by Ryan Labadens, U.S. Navy Public Affairs
Sometimes the allure of joining the military for young men and women is the chance to go out and see the world. For many at some point or another in their careers, they find themselves back near the places where they grew up or lived for a good portion of their life. Such is the case for Cmdr. Weurielus Johnson, who took over as the new executive officer for the Naval Construction Battalion Center (NCBC) Gulfport, Mississippi, in June 2021.
Johnson grew up nearly three hours from the Mississippi Gulf Coast in Choctaw County, Alabama. In his youth, he developed a love for machines while working summers on his grandparents’ farm, learning how to fix tractors and operate other machinery needed to help run the farm.
Mostly they raised livestock and grew vegetables enough to feed their family, as well as to have enough for selling and bartering with others. He credits his time working on the farm machines with initiating his interest in engineering.
After graduating high school in 1993, he decided to enlist in the Navy, both for the chance to see the world and for the opportunity to further his engineering pursuits.
He started off as a nuclear power machinist mate aboard the USS Henry M. Jackson, SSBN-730 (Gold), a U.S. Navy Ohio-class ballistic missile submarine. Johnson said although he enlisted, it was always his intent to further his education and pursue a commission.
“That was another reason for joining the Navy – it gave me the opportunity to go to school,” said Johnson. “I had good sponsorship from my engineering officer aboard the USS Henry M. Jackson and was able to get over to the commissioning program and get commissioned in 2002.”
This path enabled him to obtain both his Bachelor of Science degree in Civil Engineering from Old Dominion University and then his Master of Science degree in Construction Engineering and Management from Leland Stanford Jr. University in 2013.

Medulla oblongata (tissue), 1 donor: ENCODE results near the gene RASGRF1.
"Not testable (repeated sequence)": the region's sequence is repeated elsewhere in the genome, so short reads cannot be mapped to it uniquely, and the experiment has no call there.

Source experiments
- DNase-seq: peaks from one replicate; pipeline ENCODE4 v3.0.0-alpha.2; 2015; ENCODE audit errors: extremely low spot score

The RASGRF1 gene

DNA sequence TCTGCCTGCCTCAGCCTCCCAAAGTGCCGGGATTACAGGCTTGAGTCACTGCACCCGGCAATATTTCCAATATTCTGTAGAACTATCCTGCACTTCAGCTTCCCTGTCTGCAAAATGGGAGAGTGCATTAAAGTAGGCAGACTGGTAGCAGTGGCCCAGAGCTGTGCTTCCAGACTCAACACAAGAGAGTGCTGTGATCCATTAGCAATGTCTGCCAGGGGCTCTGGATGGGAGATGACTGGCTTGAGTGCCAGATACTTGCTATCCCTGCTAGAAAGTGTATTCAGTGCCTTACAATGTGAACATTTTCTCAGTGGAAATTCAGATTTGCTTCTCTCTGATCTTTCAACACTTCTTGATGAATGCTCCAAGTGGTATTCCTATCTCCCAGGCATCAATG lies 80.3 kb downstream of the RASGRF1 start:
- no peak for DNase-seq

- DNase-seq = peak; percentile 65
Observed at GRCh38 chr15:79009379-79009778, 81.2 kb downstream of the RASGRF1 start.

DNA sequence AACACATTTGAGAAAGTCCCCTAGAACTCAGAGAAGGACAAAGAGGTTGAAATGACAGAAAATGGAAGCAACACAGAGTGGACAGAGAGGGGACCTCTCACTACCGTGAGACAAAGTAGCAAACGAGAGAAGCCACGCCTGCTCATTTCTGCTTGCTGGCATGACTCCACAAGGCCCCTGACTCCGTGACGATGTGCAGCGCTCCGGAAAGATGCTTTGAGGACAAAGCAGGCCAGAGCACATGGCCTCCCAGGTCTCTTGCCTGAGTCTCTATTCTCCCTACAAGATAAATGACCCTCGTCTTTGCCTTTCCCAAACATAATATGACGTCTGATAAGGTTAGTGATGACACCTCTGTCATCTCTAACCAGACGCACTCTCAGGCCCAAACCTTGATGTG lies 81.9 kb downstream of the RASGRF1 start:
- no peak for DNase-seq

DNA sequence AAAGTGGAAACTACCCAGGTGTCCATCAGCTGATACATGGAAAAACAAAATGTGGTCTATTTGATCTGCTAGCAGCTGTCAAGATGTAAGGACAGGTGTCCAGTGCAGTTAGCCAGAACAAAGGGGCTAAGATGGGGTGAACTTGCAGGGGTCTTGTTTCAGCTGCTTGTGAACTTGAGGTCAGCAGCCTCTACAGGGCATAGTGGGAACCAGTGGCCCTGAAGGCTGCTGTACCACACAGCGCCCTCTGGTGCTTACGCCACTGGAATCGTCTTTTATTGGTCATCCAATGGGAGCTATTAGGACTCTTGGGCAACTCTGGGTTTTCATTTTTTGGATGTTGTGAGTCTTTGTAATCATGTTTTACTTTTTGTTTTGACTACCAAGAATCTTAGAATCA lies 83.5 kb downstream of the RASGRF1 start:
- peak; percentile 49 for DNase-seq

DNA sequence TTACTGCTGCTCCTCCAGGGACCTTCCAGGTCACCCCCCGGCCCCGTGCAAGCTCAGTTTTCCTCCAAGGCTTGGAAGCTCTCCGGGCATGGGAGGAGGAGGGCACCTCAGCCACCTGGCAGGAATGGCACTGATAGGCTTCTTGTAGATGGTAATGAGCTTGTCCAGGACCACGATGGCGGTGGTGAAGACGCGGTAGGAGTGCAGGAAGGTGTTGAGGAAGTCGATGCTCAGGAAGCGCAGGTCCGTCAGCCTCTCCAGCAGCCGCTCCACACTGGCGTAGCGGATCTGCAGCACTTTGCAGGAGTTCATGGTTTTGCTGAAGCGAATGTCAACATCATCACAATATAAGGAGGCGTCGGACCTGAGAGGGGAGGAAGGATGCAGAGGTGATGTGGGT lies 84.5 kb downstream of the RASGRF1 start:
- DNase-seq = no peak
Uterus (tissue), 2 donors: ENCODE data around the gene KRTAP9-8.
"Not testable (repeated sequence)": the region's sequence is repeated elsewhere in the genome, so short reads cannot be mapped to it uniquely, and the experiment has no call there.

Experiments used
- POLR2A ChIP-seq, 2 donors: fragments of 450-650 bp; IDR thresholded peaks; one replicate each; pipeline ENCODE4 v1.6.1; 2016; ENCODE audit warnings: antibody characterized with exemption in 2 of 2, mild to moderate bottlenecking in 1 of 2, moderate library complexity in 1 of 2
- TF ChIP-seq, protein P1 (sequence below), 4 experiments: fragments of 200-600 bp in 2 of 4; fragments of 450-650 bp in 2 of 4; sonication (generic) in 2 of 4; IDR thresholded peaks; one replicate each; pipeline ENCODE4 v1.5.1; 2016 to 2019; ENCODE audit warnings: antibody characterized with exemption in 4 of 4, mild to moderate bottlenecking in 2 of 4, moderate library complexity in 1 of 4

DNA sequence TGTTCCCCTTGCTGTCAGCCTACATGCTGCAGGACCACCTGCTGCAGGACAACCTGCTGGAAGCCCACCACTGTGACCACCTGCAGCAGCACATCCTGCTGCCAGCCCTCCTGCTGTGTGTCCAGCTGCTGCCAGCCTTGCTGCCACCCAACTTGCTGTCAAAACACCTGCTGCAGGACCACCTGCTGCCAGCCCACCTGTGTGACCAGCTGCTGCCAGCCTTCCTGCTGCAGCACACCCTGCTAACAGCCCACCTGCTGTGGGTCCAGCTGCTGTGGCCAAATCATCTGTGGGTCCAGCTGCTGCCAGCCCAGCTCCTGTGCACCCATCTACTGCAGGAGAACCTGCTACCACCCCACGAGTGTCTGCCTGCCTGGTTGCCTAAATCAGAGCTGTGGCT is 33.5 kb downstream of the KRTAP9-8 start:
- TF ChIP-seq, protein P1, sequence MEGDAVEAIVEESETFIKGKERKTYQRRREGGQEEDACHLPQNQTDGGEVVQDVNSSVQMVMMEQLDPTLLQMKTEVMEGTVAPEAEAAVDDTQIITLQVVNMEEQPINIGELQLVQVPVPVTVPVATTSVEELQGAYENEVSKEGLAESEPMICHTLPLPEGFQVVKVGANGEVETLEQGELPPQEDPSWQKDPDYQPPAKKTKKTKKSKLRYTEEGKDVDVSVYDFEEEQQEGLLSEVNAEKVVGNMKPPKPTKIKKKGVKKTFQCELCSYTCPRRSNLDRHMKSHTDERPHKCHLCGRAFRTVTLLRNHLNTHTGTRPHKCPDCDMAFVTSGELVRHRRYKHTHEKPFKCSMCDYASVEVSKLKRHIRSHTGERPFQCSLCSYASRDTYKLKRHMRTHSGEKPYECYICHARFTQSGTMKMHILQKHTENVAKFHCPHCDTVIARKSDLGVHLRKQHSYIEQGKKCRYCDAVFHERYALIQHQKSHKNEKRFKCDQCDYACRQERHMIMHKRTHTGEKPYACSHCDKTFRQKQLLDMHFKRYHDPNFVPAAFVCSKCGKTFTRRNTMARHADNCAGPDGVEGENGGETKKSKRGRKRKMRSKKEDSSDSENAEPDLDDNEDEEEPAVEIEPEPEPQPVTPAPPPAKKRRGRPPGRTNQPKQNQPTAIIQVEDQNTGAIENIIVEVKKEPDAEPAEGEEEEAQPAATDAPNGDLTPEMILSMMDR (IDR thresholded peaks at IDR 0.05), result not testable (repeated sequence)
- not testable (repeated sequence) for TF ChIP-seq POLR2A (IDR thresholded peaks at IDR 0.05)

Johnson is also no stranger to the Seabees, having served with the Pacific Seabees in Port Hueneme as the operations officer for Naval Mobile Construction Battalion (NMCB) 3 and, for his first assignment in Gulfport, with the Atlantic Seabees from 2007 to 2008 as the assistant operations officer for NMCB 1.
It was during his time with NMCB 1 that he deployed to Afghanistan in support of Operation Enduring Freedom.
“I really enjoyed getting to work with NMCB 1. I was pretty excited about that,” said Johnson, reminiscing about his deployment with a detachment of 52 Seabees from the battalion to Bagram Air Base, Afghanistan. “I pushed a lot of smaller dets out to the firebases [smaller, forward-deployed bases in country]… to provide them with some additional protection, such as perimeter fences and shelters, or other simple comforts and facilities, such as showers and latrines, just to make things a little easier on them out in the field.”
He also served in various other engineering and construction assignments stateside and in the Pacific, such as Joint Base Pearl Harbor Hickam, Hawaii, where he got to appreciate a lot of the Seabee’s history based on their involvement in that theater during World War II.
“I was in the Pacific for nearly 12 years, and to me the Pacific is almost the birthplace of the Seabees, where the bombing of Pearl Harbor ushering us into World War II almost precipitated the need for the Seabees, helping to realize us as a force and shape us into who we are today,” said Johnson.
Now that he’s back for his second tour in Gulfport, Johnson said he’s looking forward to fulfilling his role as the base’s executive officer, acting both to advise the base commander and execute his objectives onboard the Gulfport Navy base. He also stressed that he wants to be the kind of executive office that the command needs.
“’Needs’ and ‘wants’ don’t always align, but I want to be the kind of XO who can be trusted to do the best for the CO and the command, and who is known for a strong sense of honor – that’s what I want to bring to the organization to help accomplish our mission,” said Johnson.
One other thing Johnson is looking forward to about being back in Gulfport and the South is the food, especially Southern barbeque.
“I’m from Alabama originally, so being back in this area again is really a treat. I’ve traveled around quite a bit and have tried plenty of good food, but there’s a lot to be said about Southern cuisine,” said Johnson.